However, like myself, erotica writers have to write under pen names to keep their professional and personal lives separate, like a dirty little secret. Men can openly brag about watching porn whilst we whisper about reading sauce. Does this have anything to do with the patriarchal society we live in and the way in which men view women who like having sex? Absolutely it does, I scream in my ranty voice. How very dare I write about women enjoying sex. Despite the mammoth sales growth of erotic novels, there’s still a persistent stigma attached to the genre often scorned as shameful, amateur or not serious. There’s a huge gaping hole (excuse the pun) between differing sex stories such as ‘Mills and Boon’, written porn and red-hot erotica but these boundaries are blurred, often seen as the same thing by the media, politicians, publicists and the masses.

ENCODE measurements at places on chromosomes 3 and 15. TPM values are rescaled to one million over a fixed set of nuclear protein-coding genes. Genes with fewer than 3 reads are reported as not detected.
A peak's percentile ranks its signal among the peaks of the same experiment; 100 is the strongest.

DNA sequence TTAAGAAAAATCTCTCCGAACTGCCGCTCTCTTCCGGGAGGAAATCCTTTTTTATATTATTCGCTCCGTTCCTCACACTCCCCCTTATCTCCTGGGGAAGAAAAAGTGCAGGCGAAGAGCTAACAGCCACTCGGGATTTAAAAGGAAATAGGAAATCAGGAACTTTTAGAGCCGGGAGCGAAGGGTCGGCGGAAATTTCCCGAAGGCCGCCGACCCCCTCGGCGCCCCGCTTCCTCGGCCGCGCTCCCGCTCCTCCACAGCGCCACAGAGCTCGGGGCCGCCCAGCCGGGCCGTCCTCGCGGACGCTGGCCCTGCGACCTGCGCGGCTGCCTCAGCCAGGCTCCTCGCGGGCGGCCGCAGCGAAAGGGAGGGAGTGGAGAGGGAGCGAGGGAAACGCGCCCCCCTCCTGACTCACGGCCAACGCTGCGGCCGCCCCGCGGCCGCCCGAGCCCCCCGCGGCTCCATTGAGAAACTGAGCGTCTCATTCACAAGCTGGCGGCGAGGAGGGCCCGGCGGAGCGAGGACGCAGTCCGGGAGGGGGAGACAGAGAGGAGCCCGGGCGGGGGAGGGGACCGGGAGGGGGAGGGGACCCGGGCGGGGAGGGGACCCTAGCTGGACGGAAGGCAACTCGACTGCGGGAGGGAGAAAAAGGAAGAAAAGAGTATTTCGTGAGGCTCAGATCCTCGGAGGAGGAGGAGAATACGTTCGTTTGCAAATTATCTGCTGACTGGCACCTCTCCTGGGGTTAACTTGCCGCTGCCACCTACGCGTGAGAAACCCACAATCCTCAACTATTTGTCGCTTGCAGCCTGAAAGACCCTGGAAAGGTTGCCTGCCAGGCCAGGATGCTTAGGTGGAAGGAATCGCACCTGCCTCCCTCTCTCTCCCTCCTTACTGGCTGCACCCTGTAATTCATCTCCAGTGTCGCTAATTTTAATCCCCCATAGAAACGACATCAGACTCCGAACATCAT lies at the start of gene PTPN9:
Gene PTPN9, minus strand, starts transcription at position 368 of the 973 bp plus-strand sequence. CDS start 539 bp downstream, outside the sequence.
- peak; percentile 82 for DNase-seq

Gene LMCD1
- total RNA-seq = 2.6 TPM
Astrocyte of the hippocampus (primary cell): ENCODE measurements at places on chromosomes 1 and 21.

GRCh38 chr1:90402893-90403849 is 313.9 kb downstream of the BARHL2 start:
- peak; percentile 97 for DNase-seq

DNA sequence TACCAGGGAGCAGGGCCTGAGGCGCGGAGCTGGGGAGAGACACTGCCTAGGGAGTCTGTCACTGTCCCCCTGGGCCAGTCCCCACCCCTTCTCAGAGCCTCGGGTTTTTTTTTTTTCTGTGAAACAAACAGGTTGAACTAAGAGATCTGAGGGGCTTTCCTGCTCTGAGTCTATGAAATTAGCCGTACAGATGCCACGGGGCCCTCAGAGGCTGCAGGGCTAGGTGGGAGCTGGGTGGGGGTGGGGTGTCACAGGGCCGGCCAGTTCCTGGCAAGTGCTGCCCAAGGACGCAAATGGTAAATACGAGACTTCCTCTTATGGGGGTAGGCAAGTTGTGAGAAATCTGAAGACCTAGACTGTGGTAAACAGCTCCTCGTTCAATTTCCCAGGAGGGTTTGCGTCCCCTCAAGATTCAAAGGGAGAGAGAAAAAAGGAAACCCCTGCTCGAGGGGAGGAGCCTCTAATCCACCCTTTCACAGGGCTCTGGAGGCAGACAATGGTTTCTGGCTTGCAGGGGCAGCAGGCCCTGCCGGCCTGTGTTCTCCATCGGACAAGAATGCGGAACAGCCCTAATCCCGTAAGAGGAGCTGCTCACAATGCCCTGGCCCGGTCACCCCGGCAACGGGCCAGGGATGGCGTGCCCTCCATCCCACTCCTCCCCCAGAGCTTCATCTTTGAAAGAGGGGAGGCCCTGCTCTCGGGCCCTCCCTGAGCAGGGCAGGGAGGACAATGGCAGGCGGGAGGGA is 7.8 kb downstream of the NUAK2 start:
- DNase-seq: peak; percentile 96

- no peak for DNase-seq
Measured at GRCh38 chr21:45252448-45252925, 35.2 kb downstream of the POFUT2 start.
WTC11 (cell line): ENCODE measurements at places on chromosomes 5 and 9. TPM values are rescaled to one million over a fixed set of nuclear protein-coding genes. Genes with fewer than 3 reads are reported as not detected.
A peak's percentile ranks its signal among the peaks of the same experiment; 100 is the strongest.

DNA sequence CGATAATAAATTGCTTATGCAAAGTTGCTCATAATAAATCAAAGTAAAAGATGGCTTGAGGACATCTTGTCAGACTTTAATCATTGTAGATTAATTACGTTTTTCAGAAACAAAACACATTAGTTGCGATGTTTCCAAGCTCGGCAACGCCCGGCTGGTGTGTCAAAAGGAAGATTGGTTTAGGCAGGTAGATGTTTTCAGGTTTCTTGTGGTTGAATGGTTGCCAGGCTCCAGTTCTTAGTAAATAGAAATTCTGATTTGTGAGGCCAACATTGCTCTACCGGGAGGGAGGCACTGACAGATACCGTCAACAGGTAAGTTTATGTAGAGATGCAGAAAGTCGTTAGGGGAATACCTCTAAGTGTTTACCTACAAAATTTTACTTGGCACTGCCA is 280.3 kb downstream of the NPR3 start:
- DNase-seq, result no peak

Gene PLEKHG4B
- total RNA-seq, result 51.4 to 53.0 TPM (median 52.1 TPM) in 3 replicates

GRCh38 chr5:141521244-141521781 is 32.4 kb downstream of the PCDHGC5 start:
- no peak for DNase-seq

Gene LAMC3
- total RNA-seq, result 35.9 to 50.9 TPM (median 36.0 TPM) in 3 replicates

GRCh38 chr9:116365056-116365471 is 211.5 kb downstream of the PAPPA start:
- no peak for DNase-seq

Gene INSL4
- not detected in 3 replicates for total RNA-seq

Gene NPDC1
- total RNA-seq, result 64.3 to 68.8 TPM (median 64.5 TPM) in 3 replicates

Learning the lingo (well acronyms)
Entering into the realm of erotica on social media was a huge eye opener which for an ‘alleged’ erotic writer should ring Big Ben type alarm bells. I started exploring Facebook pages such as Cliterature Book Group 18+ and B.A.N.G. Book club. My first stumbling block was that I had no idea what the hundreds of acronyms meant. I delved into the Cliterasaurus to find their meanings and here are some examples. ‘MF’: male/female intercourse, bog standard. ‘MFM’: male/female/male action but no sword crossing, also bog standard. ‘MMF’: male/male/female with swords crossing, my personal favourite. ‘MP’: magic pussy which can take a lot and never gets sore (if only), often found in ‘RH’. ‘RH’: reverse harem is one woman with a lot of men (if you hadn’t guessed that already). ‘RH’ is extremely popular with the ladies on these sites but I’m presuming they’re described slightly differently to the male version of gangbangs in porn mentioned above.